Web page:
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This application claims priority benefit from U.S. provisional application Ser. Nos. 61/077,067 and 61/084,600, filed on Jun. 30, 2008 and Jul. 29, 2008, respectively, the entire disclosure of which is incorporated herein by reference.
The subject invention relates to transporting of substrates for processing in a vacuum processing environment.
2. Related Art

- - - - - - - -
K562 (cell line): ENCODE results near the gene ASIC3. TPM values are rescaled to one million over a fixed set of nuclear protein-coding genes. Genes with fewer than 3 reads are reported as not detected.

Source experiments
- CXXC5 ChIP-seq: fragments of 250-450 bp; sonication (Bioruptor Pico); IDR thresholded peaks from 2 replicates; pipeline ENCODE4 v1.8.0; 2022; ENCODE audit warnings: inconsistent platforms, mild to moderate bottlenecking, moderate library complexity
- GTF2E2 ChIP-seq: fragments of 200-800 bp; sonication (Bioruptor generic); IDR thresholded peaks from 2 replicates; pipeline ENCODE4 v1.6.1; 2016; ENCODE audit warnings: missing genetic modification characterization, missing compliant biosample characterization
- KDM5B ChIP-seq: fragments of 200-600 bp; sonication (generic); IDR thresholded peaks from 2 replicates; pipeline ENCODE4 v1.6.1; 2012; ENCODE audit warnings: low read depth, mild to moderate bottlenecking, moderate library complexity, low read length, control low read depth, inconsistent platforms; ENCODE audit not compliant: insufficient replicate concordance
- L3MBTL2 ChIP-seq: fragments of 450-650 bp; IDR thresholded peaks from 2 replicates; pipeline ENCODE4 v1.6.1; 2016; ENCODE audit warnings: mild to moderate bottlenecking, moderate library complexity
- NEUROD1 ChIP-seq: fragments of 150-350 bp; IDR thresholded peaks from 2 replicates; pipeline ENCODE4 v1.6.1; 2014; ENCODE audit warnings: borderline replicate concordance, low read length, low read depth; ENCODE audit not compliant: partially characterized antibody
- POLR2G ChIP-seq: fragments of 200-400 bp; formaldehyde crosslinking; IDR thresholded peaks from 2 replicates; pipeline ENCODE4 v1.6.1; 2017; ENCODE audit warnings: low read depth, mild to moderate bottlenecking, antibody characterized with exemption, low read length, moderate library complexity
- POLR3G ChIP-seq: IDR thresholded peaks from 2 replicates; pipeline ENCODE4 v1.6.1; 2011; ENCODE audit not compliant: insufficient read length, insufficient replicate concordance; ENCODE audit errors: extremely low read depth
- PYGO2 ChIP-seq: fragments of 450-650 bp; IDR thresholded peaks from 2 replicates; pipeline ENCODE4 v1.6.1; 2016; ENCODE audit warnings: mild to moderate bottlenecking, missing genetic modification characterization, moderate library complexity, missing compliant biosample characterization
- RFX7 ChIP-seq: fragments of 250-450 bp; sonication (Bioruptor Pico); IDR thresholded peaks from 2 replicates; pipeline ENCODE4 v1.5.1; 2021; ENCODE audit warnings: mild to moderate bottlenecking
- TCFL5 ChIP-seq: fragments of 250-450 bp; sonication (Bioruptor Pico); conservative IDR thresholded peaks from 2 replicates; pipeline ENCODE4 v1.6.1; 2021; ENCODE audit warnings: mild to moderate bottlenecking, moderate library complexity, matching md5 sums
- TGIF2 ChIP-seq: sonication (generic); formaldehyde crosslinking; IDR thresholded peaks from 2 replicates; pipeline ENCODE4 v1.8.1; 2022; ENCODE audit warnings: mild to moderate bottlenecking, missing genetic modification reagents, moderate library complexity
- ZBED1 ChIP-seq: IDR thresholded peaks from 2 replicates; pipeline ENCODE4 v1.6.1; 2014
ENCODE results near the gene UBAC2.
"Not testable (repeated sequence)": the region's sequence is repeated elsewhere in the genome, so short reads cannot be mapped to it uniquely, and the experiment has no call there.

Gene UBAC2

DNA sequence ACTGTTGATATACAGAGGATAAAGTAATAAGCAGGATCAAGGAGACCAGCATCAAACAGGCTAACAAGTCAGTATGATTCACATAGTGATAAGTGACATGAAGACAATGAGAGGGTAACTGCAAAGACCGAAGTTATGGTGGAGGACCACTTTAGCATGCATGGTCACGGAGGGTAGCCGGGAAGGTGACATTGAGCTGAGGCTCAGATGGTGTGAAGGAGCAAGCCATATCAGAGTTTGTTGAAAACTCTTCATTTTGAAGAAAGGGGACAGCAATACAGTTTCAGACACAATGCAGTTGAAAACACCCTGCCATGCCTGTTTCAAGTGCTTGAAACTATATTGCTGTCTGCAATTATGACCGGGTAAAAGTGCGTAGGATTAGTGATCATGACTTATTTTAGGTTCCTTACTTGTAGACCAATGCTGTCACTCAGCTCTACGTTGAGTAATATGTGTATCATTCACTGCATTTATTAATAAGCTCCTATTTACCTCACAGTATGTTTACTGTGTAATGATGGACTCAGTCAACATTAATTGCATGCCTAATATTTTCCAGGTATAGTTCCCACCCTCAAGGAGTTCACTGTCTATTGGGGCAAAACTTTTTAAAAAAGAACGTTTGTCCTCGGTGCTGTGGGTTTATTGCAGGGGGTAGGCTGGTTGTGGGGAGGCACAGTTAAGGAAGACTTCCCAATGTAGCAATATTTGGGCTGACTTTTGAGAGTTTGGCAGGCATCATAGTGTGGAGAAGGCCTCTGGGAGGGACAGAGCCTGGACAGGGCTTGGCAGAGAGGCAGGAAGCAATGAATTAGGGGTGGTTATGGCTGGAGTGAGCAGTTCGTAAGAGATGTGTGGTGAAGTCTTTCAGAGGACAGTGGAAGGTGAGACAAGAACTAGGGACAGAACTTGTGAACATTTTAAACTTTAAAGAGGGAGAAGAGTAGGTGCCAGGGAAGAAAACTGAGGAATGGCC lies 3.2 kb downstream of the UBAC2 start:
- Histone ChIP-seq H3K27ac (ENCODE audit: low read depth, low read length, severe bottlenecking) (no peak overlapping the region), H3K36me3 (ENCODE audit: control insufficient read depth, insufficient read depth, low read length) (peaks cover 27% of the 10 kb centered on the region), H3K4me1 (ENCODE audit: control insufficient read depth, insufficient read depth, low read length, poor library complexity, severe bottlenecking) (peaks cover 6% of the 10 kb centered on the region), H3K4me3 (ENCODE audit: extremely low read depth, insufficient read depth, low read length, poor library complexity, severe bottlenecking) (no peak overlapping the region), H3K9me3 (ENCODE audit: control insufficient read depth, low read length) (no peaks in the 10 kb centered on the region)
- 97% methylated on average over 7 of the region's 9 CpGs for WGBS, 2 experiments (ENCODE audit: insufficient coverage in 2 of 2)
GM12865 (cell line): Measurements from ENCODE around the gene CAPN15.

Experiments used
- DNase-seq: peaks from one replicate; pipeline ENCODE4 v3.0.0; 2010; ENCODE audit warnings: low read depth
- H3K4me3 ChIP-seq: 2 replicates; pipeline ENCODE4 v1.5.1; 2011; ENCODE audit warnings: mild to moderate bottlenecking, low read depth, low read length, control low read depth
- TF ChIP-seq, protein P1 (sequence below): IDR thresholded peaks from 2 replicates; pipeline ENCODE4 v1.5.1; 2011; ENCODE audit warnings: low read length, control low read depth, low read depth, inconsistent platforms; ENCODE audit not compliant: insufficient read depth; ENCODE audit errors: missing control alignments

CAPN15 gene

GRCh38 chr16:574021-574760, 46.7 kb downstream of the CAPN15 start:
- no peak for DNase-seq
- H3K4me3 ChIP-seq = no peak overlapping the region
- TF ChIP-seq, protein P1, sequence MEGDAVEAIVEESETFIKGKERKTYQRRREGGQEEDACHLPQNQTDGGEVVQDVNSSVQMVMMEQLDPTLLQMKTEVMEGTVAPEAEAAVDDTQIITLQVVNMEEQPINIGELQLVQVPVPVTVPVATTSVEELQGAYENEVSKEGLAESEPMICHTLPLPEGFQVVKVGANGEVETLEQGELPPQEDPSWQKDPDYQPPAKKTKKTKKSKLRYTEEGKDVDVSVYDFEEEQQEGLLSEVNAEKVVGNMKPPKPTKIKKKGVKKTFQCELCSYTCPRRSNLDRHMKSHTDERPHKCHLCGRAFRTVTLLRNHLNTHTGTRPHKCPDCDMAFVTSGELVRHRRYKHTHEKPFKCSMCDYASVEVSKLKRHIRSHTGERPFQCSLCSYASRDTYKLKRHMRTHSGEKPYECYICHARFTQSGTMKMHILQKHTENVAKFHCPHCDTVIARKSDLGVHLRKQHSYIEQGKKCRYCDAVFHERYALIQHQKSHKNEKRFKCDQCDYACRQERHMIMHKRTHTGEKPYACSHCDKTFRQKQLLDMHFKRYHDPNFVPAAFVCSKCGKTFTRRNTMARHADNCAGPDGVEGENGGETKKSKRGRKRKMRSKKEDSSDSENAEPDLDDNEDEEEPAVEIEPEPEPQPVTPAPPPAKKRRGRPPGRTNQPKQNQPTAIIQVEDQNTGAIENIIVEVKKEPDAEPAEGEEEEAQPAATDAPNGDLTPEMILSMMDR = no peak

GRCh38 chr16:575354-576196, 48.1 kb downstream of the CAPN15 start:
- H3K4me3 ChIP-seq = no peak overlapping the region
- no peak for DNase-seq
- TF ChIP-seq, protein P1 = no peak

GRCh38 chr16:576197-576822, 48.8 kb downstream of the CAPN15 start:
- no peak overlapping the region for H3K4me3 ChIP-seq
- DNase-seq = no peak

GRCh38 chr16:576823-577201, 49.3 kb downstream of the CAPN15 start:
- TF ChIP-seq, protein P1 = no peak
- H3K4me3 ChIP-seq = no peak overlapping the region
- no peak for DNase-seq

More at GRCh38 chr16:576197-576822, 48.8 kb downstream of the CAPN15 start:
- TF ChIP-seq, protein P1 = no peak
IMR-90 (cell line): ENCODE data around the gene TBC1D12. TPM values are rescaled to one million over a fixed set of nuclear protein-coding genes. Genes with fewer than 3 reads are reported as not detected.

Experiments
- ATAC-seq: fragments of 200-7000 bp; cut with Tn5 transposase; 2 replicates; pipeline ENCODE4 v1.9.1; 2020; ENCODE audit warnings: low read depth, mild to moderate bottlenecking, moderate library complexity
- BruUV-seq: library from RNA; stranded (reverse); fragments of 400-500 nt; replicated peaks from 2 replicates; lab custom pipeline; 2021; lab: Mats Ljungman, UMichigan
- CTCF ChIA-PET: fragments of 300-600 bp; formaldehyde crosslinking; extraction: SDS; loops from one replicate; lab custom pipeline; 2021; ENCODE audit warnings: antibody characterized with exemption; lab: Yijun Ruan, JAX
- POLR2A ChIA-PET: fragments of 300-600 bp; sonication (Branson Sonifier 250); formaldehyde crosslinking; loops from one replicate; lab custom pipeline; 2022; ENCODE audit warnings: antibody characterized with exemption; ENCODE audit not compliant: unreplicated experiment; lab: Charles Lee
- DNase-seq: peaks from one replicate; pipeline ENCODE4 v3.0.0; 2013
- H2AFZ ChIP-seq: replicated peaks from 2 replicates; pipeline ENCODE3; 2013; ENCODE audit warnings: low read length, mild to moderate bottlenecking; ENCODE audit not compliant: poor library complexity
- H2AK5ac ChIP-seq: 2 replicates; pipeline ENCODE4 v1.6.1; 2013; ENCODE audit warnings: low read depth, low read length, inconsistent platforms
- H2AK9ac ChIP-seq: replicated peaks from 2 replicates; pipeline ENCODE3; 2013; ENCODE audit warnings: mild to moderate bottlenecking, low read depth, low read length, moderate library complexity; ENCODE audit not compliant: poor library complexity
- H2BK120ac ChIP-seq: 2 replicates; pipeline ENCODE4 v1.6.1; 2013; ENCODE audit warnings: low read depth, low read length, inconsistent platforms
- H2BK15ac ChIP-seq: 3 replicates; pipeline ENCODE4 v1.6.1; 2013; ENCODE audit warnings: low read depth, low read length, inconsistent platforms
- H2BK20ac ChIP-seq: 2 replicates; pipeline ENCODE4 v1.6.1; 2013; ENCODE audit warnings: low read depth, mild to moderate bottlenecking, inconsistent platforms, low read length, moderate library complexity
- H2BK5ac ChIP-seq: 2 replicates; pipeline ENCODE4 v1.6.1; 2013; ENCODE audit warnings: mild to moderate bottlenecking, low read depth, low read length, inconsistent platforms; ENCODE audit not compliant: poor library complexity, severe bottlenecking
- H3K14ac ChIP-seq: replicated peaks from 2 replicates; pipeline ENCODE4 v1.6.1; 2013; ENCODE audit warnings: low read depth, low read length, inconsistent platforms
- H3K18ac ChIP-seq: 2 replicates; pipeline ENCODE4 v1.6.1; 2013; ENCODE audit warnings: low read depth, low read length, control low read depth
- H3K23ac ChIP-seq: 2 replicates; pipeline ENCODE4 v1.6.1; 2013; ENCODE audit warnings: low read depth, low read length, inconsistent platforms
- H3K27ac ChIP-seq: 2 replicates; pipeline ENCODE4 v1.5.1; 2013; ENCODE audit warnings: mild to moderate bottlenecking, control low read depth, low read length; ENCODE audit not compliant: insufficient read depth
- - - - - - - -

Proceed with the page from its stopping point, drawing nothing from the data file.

Vacuum processing systems are used to fabricate hard-drive disks, semiconductor computer chips, solar panels, and the like, from substrates made of materials such as semiconductor wafers, glass, stainless steel, etc. Typically, the vacuum processing systems include several substrate chambers that perform various processes that modify the substrate by performing deposition, cleaning, etching, heating/cooling, etc., on the substrate The substrates are generally transported to the processing systems in cassettes holding several substrates in a clean atmospheric environment, and then the substrates are transported from the cassette, one by one, through a loadlock into the vacuum environment of the system.